First animal infected with COVID-19 has been confirmed as pet cat in UK
There is no evidence to suggest that the animal was involved in transmission of the disease to its owners.
The UK government and Chief Veterinary Officer has confirmed this afternoon that the virus responsible for COVID-19 has been detected in a pet cat in the UK for the first time.
The infection was confirmed following tests at the Animal and Plant Health Agency (APHA) laboratory in Weybridge, Surrey on Wednesday 22 July 2020.
In a statement via the gov.uk website today, government officials have confirmed that although this is the first confirmed case of an animal infection with the coronavirus strain in the UK, there is no evidence to suggest that the animal was involved in transmission of the disease to its owners or that pets or other domestic animals are able to transmit the virus to people.
All available evidence suggests that the cat contracted the coronavirus from its owners – who had previously tested positive for COVID-19 – but the cat and its owners have since made a full recovery and there was no transmission to other animals or people in the household.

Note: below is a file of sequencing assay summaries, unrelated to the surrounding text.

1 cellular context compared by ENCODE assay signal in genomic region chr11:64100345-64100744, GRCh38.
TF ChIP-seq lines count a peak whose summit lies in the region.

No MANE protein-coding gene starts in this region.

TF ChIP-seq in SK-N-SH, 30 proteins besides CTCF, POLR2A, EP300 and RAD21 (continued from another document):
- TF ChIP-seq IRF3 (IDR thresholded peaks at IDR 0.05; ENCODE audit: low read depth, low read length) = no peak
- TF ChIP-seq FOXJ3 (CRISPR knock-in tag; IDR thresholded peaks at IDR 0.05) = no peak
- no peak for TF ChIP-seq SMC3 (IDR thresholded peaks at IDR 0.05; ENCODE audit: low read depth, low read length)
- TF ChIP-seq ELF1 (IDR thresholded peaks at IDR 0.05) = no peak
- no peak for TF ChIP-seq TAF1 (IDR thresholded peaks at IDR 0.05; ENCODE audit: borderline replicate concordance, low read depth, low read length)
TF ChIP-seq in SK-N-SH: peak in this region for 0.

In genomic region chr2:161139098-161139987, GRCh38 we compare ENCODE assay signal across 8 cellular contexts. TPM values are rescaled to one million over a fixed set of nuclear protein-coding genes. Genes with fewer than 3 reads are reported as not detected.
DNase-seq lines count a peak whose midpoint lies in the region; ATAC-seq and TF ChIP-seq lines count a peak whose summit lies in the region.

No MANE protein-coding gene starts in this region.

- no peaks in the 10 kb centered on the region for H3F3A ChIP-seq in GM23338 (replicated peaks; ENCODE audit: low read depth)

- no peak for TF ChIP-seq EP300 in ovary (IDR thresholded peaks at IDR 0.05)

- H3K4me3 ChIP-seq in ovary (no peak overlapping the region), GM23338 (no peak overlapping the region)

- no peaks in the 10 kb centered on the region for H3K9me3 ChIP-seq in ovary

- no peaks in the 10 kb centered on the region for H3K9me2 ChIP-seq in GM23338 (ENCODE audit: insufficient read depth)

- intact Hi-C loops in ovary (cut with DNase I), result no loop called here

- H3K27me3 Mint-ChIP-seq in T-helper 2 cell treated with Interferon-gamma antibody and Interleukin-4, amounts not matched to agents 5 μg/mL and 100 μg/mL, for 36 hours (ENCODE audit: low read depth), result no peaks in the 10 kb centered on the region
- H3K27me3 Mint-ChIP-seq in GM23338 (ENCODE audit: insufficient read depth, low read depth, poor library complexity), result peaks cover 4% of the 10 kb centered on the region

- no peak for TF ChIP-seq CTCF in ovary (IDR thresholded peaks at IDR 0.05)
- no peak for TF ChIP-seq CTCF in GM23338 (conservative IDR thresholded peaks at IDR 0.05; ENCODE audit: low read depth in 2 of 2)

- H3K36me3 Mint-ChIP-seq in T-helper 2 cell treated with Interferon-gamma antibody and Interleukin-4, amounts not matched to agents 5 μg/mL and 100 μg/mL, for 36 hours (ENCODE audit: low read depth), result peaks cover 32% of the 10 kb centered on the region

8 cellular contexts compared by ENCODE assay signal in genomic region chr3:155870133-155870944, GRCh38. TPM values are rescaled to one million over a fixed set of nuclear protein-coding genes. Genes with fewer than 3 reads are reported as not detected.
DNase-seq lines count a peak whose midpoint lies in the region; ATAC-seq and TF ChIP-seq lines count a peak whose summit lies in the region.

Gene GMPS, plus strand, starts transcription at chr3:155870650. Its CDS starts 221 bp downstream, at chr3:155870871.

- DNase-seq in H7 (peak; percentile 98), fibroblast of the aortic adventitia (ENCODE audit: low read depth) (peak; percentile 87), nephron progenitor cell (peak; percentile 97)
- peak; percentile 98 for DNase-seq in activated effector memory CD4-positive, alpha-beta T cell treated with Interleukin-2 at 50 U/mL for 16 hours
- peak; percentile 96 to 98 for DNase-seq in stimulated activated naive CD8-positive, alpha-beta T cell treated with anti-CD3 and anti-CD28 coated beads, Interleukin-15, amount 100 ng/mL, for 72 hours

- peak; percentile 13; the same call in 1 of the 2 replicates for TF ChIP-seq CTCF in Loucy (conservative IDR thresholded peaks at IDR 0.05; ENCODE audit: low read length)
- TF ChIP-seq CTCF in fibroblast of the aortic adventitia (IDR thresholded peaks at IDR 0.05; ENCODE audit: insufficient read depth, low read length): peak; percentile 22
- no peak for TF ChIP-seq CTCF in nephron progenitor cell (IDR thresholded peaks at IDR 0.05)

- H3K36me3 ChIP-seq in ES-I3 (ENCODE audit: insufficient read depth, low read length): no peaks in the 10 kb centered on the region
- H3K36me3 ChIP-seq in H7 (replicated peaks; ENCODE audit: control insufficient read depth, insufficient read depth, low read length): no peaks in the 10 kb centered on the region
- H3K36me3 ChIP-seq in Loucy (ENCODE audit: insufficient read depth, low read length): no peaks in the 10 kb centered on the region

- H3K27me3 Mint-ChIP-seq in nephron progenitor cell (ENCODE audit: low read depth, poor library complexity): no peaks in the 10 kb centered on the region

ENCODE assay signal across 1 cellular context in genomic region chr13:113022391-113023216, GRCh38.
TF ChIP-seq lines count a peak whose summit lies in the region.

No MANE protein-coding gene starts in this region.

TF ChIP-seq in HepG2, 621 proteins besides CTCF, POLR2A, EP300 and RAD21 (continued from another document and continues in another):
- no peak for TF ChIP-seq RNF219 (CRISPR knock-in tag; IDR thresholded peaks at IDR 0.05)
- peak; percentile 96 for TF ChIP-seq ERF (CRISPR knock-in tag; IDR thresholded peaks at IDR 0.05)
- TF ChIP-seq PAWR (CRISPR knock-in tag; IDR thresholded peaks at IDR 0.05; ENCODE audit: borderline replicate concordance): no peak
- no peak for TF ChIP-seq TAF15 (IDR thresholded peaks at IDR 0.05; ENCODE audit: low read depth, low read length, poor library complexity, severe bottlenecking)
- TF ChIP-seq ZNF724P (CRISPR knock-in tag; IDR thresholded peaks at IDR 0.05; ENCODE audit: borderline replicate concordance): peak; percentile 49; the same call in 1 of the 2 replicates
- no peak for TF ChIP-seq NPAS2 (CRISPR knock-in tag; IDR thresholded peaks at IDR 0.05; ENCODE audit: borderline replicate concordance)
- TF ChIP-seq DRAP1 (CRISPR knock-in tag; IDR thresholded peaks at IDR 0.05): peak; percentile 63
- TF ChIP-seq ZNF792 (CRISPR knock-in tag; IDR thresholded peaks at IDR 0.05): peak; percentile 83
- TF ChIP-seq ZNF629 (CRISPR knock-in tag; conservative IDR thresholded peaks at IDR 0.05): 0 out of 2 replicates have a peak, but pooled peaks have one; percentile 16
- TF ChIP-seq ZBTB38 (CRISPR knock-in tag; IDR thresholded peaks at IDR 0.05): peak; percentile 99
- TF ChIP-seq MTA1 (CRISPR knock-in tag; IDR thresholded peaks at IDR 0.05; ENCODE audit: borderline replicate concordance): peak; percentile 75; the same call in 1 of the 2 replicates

Speaking on the confirmation today, Christine Middlemiss said – the UK’s Chief Veterinary Officer – said: “Tests conducted by the Animal and Plant Health Agency have confirmed that the virus responsible for COVID-19 has been detected in a pet cat in England. This is a very rare event with infected animals detected to date only showing mild clinical signs and recovering within in a few days.”
There is no evidence to suggest that pets directly transmit the virus to humans.”
“We will continue to monitor this situation closely and will update our guidance to pet owners should the situation change.”
The advice from Public Health England (PHE) is for people to wash their hands regularly, including before and after contact with animals.
Yvonne Doyle, Medical Director at Public Health England, added that: “This is the first case of a domestic cat testing positive for COVID-19 in the UK but should not be a cause for alarm.”
“The investigation into this case suggest that the infection was spread from humans to animal, and not the other way round.”
“At this time, there is no evidence that pets can transmit the disease to humans.”
More information and advice for pet owners in relation to this announcement can be found here.
For further information and guidance amid the coronavirus (COVID-19) pandemic, do refer to official sources via gov.uk/coronavirus.